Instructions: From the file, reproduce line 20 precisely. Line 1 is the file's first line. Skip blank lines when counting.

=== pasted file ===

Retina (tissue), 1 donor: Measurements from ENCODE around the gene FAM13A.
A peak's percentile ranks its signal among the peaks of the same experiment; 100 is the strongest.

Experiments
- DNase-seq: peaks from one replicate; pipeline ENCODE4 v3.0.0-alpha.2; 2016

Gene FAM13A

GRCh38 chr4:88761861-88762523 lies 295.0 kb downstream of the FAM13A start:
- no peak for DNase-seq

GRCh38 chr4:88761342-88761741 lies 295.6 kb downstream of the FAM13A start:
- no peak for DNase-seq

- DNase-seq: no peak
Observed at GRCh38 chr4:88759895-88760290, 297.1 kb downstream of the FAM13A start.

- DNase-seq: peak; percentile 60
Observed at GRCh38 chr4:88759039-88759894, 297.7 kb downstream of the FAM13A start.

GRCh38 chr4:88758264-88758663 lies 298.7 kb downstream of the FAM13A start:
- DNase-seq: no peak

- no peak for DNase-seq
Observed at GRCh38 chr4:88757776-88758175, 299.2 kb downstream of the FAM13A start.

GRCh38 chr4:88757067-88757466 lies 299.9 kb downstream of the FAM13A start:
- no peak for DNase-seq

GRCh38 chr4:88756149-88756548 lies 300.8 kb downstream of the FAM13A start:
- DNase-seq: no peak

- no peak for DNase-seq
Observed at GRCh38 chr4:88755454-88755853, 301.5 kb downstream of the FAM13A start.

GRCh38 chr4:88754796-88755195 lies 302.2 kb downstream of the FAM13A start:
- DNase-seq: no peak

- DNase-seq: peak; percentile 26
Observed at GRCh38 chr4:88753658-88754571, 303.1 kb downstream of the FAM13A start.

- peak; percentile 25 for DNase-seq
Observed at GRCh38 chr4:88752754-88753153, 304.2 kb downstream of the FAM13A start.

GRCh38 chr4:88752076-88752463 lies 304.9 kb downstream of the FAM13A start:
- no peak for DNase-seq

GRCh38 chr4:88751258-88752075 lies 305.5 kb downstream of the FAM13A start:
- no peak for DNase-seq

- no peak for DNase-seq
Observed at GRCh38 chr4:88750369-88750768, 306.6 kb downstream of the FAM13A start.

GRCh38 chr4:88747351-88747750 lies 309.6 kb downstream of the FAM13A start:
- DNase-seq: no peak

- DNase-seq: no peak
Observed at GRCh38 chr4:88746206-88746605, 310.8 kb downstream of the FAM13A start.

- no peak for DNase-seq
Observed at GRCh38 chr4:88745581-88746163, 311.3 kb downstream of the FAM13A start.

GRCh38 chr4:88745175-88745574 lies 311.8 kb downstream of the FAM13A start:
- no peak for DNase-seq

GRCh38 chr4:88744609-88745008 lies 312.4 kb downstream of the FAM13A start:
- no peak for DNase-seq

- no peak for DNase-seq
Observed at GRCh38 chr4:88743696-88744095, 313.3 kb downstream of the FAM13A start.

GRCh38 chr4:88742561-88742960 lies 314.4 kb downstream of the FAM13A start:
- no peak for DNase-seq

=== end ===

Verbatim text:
GRCh38 chr4:88756149-88756548 lies 300.8 kb downstream of the FAM13A start: